A new siege mentality has arisen in the British colony. Gibraltarians accuse the Spanish government of reviving the tactics of General Franco who, in 1969, imposed a 16-year blockade in an attempt to force the 30,000 people on the Rock to accept rule from Madrid.
The modern variant of Franco's tactics is border checks, which from the end of October have meant that drivers crossing into Spain have had to satisfy rigorous demands that their cars are carrying everything from valid insurance documents to surgical gloves.
Gibraltar's shops, which rely on the 4 million tourists who come to buy cheap cigarettes, televisions and petrol, have seen their income halved.
In public at least, the island's leaders are defiant. Nearly all are critical of the British government and the European Union for not doing more to stop the Spaniards breaking European law. But they are confident that the people can take whatever burdens the Spaniards put on them.
``Blockades are a threat we are prepared to put up with,'' said Ernest Montado, the local government's senior civil servant. ``We put up with them under Franco. If you look at the history of Gibraltar, it is a series of sieges - this is the 19th, I think.''
But Gibraltar's history has taken a new turn. For the first time since Spain ceded the Rock to Britain in 1713, British military spending is no longer the basis of the Rock's economy. In 1960, the Ministry of Defence employed 51 per cent of Gibraltar's labour force and its spending accounted for 65 per cent of gross domestic product. Today, the armed forces keep less than 10 per cent of the workforce employed and account for just 9 per cent of GDP.
The signs of British military withdrawal are everywhere. Barracks have been handed over to the local government and the soldiers' living quarters turned into homes for Gibraltarians. The MoD docks, which used to employ 5,000, will have only 700 workers by 1997. Pubs are no longer full of squaddies drinking beer but Gibraltarians taking coffee. The new industries which have replaced defence - tourism and financial services - need open borders and are susceptible to Spanish pressure.
The harassment of Gibraltar began at the end of October, when Cesar Brana arrived as Civil Governor of the neighbouring province of Cadiz. His part of southern Spain has areas of desperate poverty. La Linea, just across the border, has an unemployment rate of 33 per cent - in part because Spanish blockades have prevented the town developing as a service centre for Gibraltar.
Mr Brana fed on local resentments by proclaiming that the region's endemic drug and crime problems had their roots in Gibraltar. Gibraltar was a centre of drug trafficking, money laundering and tobacco smuggling, he said - likening its position to ``the historic role played by the British pirate Sir Francis Drake, who caused so many problems for Spain''.
Virtually everyone in Gibraltar regards the drugs issue as a flimsy pretext to pressure the colony into giving up its allegiance to Britain. For when the delays at the border began, it was not drugs the Spanish were interested in but a baffling range of car accessories.
Drivers are stopped by the Civil Guard and asked to produce insurance documents, a complete set of spare bulbs, first-aid boxes (complete with surgical gloves), blankets, fire extinguishers and spare tyres. Failure to meet requirements leads to on-the-spot fines of pounds 50-pounds 100. The searches mean that some days as few as 12 cars an hour can cross the border.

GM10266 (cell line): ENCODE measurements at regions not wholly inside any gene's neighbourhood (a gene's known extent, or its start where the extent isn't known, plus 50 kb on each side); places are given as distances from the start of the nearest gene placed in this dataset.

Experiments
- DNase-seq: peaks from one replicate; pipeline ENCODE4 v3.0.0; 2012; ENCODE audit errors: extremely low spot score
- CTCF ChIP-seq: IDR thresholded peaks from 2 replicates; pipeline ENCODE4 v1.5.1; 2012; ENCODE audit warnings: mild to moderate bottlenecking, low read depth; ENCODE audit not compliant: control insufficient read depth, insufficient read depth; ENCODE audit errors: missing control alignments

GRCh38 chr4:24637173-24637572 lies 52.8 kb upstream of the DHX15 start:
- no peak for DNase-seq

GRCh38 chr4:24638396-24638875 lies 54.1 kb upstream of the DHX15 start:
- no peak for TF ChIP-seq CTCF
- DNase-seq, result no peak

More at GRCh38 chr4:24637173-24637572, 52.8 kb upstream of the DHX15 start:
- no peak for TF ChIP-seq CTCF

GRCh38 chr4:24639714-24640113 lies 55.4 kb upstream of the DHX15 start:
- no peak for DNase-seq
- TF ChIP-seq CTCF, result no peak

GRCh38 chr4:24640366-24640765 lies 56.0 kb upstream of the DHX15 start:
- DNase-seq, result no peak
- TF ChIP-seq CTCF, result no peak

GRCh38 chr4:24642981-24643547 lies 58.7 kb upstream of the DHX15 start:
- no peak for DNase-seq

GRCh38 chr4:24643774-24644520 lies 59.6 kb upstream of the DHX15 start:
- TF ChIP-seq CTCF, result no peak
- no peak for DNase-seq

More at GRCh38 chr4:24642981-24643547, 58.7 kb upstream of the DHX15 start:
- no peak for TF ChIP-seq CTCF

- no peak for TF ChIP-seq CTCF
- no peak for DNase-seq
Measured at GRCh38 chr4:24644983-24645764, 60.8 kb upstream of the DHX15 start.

Last Sunday, the same demands were made on drivers leaving Spain for Gibraltar, even though the justification for the checks was to stop drugs coming into Spain.
The result of the partial blockade has been scenes of near-riot. On 1 November, a group of 25 Spaniards, who had nipped across the border to fill up with cheap petrol, came close to blows with the Guardia after being stuck for three hours. One British soldier who sped through the checkpoint was allegedly beaten up by Spanish officers. The MoD has now issued a warning to servicemen after two Royal Navy staff were fined pounds 50 each for not carrying surgical gloves in their cars.
The Gibraltar police vigorously deny that the colony has become a drug centre. Plenty of marijuana is brought from Morocco to Spain by sea, but there is no evidence, they say, that any more than a handful of smugglers' boats are based in Gibraltar. Nor is there evidence of drug selling in the streets. Besides, Spain's own drugs service reports that the main source of entry of heroin into Spain is the French border. No Spaniard has suggested stopping every car that travels from France, officials note drily.
What Gibraltar does have in abundance are cigarette smugglers. They meet in the bars by the marina and are just as patriotic and anti-Spanish as the Rock's most respectable politicians.
Cigarettes cost just 65p for a packet of 20 in Gibraltar, explains Paul, a 34-year-old from Lincolnshire. They are bought legally at the docks and ferried across to Spain, where they can be sold for pounds 1.30 a packet. About 50 boats used to be involved in the ``Winstons trade''. ``You would make about pounds 100 a trip,'' said Paul.
But the Spanish clampdown is quite literally killing the trade. Two smugglers have died. Alfred Ryan, a 26-year-old, was hit on the head by the ski-blades of a Spanish helicopter which was chasing him. Kenneth Pogio, a 35-year-old married man who had two children, died when his boat was rammed by the Spanish coastguard.
``It's getting very nasty here,'' said Paul. ``There's going to be trouble.'' Other smugglers roared their assent. In the increasingly violent atmosphere, compromise seems impossible. Jaxier Solana, the Spanish Foreign Minister, has told the Spanish Parliament that ``pressure'' as well as ``persuasion'' will be put on Gibraltarians to accept Spanish rule.